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Jackson Resident Sues City Over Garbage Rates

Jackson resident William Orescan filed a lawsuit against the City of Jackson alleging that the City has violated the Constitutional provisions of Proposition 218 by failing to allow the public the opportunity to protest garbage rate increases. More...

Success Stories

Read about local ratepayers who have successfully protested rate increases.
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About Prop 218

Passed by voters in 1996, Proposition 218 amended the California Constitution to require cities, governments and special districts to allow affected property owners to protest any proposed new or increased property-related fees.
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Garbage Rates - Amador City

ACES Waste Services is the only garbage collection service in Amador County, with 9 service areas.

Amador City's service area is controlled by the Amador City City Council. The city has a franchise agreement giving ACES exclusive rights to the service area so that no other garbage company can compete with ACES in that area.

In exchange for the exclusive agreement, the Council has the responsibility to approve or reject rate increases proposed by ACES. Although the county follows Proposition 218, Amador City has not followed Prop 218 in the past, so the City Council has had the last say in garbage rate increases. Unfortunately, council members do not take the time to fully understand the justification for increases and usually (if not always) approve the rates ACES requests. Without the ability to protest a rate increase via Prop 218, city residents cannot stop a rate increase.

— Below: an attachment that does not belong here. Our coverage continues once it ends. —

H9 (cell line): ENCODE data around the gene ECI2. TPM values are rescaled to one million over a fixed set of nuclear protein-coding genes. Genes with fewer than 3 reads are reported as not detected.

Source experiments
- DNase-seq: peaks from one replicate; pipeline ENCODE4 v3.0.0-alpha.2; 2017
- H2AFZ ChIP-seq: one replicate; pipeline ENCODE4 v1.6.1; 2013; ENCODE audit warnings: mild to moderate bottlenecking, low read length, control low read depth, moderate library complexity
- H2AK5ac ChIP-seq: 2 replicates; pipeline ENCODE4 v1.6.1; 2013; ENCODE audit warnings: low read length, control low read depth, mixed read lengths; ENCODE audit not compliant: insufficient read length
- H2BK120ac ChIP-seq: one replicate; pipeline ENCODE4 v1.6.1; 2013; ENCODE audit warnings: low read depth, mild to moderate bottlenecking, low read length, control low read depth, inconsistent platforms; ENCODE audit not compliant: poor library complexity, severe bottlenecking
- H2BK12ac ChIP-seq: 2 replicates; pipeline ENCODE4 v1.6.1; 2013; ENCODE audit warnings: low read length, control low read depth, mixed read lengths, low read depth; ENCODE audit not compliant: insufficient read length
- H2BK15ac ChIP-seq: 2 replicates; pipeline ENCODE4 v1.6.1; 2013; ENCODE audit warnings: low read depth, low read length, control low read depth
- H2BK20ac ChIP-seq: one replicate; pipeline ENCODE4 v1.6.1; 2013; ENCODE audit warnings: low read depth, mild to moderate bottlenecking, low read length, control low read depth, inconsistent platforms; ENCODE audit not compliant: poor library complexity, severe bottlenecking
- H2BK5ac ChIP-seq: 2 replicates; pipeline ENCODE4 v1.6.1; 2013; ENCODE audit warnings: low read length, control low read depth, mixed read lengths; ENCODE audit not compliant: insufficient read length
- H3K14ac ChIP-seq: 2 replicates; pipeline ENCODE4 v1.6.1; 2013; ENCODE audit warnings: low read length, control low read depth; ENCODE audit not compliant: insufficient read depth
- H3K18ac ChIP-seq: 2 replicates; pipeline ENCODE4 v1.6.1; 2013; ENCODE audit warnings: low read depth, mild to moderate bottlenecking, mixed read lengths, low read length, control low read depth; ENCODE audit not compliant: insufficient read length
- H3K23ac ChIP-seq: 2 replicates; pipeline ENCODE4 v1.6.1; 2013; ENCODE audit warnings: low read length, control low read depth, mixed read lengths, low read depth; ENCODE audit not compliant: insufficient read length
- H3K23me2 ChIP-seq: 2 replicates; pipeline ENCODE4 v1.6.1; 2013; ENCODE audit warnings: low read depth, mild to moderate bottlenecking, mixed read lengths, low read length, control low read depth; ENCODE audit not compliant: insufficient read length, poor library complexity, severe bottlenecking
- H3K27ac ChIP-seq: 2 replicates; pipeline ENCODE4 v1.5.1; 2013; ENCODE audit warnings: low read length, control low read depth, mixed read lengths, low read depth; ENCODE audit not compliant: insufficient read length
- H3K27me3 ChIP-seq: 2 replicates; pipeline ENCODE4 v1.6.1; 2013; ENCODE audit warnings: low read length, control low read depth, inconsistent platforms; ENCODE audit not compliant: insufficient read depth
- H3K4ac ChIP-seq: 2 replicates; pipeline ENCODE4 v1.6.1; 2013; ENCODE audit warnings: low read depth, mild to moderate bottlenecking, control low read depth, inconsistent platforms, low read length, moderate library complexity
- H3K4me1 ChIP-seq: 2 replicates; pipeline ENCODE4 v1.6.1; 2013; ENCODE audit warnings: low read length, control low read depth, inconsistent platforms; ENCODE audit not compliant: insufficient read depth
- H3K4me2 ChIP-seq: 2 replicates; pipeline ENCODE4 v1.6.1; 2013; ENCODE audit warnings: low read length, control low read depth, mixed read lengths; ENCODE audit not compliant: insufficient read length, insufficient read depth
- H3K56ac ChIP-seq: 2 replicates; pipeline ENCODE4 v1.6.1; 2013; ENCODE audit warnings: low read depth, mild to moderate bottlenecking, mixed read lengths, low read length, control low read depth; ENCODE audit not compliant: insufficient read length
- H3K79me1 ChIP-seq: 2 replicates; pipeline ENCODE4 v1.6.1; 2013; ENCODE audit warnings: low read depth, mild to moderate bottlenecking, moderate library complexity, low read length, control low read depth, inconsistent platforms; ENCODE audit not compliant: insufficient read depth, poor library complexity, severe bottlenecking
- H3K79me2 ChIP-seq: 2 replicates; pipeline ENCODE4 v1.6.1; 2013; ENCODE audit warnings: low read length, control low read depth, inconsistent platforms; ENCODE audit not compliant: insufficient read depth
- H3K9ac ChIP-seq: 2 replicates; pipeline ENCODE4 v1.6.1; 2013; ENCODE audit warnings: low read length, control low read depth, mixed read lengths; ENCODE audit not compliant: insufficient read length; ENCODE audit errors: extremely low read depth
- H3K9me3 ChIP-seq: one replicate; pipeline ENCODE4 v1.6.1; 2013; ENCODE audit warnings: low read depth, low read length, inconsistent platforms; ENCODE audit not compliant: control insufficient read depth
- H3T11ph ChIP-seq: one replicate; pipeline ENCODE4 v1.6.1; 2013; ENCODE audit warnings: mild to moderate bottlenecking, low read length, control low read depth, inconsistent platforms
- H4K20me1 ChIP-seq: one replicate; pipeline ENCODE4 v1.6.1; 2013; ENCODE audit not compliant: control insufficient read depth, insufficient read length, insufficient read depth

In May 2012, Sutter Creek residents successfully sued Sutter Creek because they did not follow Prop 218 for garbage rate increases. The next time ACES requests a rate increase in Sutter Creek, the citizens will have the opportunity to protest. RPA is hopeful that the other four cities in Amador County (Ione, Jackson, Plymouth and Amador City) will also follow Prop 218 when ACES requests future rate increases.

 

City of Sutter Creek Settles Prop 218 Garbage Suit

Krause, Kalfayan, Benink & Slavens, LLP announced in a press release that the City of Sutter Creek settled a lawsuit with residents Dorothy and Paul Pressnall. In the settlement, the City agreed to pay attorney fees and to follow Proposition 218 requirements on future garbage rate increases as the Pressnalls asked in their suit.

In May 2011, RPA members wrote a letter to the council and attended a meeting to discuss a garbage rate increase requested by ACES Waste for service to Sutter Creek. At the meeting the public asked the Council to follow the law and abide by Prop 218. The City Attorney, told the public that because ACES was a private company, the city was not required to follow the state constitutional amendment that allows ratepayers the opportunity to protest unfair rate increases.

At a second meeting in June 2011, the city responded to a letter from RPA. At that meeting the Council refused to let the public speak on the rate topic, even though new information was presented because the ACES spokesman could not answer questions at the first hearing. Once again the City Attorney told the public and Council that the City was not required to follow Prop 218 for the garbage rate increase.

Having heard both RPA representatives and the City representatives speak, the Pressnalls decided to take legal action to settle the argument. They prevailed and ensured that Sutter Creek residents will not be disenfranchised by their City Council in the future. The City has agreed to abide by Prop 218 for future rate increases and to pay $12,500 for the Pressnallís attorney fees.